The Athens summit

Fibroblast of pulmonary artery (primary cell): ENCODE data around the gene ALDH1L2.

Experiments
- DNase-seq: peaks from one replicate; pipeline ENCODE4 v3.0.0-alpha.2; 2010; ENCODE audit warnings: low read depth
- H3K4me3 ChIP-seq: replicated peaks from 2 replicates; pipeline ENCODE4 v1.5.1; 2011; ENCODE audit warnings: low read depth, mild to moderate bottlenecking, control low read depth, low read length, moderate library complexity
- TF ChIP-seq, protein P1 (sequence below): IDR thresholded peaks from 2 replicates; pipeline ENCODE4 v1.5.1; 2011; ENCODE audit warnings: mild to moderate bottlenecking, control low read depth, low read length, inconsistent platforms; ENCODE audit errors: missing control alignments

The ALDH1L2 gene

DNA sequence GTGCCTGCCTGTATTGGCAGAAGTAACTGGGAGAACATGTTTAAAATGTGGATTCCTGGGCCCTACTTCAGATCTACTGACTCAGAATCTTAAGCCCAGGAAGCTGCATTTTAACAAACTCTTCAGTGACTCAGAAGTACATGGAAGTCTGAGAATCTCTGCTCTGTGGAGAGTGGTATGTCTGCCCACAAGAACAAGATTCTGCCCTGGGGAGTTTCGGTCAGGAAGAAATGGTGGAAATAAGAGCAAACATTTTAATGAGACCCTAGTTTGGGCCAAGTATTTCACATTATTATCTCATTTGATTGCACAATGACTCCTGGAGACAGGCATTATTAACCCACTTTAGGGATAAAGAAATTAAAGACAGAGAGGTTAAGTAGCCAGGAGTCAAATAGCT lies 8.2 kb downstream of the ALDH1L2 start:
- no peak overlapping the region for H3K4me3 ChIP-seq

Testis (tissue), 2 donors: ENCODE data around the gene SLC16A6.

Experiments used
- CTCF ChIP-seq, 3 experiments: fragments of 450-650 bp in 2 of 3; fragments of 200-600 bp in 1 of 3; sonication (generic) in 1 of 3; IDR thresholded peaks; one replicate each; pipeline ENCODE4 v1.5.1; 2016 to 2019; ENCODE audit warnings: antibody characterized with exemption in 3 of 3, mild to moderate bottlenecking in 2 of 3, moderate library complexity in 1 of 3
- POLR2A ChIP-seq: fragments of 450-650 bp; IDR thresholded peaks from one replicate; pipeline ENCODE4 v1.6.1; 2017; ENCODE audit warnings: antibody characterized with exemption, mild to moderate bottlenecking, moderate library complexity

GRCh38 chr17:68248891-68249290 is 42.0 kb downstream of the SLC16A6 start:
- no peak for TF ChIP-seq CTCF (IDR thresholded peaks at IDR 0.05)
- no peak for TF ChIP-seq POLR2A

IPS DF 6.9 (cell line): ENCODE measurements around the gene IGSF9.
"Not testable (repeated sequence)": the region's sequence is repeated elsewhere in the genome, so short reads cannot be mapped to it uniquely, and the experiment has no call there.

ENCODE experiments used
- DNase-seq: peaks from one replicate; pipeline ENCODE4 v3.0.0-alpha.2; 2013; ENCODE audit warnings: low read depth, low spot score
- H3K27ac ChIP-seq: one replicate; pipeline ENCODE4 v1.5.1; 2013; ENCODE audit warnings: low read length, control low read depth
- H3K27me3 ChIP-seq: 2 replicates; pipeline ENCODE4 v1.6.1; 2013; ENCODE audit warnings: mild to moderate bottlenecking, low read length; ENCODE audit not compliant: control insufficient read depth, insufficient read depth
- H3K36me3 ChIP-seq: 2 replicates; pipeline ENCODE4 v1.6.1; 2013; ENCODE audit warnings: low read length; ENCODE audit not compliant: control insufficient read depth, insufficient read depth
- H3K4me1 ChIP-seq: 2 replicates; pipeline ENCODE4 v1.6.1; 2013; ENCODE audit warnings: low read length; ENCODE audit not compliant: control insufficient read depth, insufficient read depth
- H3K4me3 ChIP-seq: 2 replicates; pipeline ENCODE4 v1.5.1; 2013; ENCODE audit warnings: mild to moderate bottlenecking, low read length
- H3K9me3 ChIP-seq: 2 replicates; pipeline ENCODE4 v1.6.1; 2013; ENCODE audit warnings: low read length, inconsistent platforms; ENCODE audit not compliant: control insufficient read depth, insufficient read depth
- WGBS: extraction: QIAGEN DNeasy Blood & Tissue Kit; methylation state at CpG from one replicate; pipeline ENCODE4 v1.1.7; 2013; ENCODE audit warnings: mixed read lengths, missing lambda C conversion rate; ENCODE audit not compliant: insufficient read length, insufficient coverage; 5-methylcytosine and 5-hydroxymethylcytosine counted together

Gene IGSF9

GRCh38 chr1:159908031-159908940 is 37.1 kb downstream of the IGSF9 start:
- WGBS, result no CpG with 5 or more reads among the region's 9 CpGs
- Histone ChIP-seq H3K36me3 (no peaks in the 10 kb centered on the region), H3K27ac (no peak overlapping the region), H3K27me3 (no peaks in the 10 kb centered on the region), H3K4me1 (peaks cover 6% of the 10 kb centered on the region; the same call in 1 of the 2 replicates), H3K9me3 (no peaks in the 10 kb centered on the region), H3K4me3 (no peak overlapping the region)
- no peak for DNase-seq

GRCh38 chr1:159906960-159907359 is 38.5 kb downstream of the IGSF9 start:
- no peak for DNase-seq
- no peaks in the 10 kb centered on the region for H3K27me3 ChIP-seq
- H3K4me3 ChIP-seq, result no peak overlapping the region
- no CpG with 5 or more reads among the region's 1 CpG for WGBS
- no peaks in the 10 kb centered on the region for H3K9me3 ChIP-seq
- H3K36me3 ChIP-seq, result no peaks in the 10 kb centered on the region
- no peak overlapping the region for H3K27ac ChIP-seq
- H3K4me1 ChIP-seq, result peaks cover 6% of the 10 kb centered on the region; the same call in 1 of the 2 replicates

The signing of the EU accession agreement by the 10 new members in Athens on Wednesday, a ceremony that will be combined with an informal European Council and a European summit on the following day, is an event that took pains to organize here in Greece. Denmark, where the European Union’s historic expansion was agreed upon, also pushed to have the accession treaty signed on its territory. Furthermore, despite its triumphant character, this event is no meaningless hoopla. Apart from the paramount significance of Cyprus’s accession – a heavily symbolic event which can by itself provide a strong political momentum – this will be one of the very few times that Greece has the opportunity to host a gathering of so many senior officials. Forty-one state and organization leaders are expected here – and this at a period when the tiff between the pro-Europeans and the Atlanticists, as well as the opposition to the US-led war on Iraq, are bound to become the subject of informal bilateral and multilateral meetings. Even though some of the senior visitors backed Washington’s military drive against Iraq, the meeting is still about Europe’s future. It also brings together Europe’s leading independent voices – the leaders who stood for our European values and our humanistic feelings. At the center of the discussion will be the issue of a united Europe which, in the eyes of most Greeks, embodies the hope of a more balanced West and of a stable peace in the Balkans. The organizers, and those who will participate in the anti-war protest rallies that have been called to mark the occasion of the ceremony, should keep all this in mind. Democratic and legitimate as the demonstration of public sentiment may be, we have to make sure that the protests will be peaceful, without violent episodes that would tarnish the image of this significant political assembly. Any expression of political opposition can be carried out with symbolic power and without any acts of violence. These would only taint the demonstrations and, in fact, shadow a European policy that the protesters are not opposed to, but actually cherish.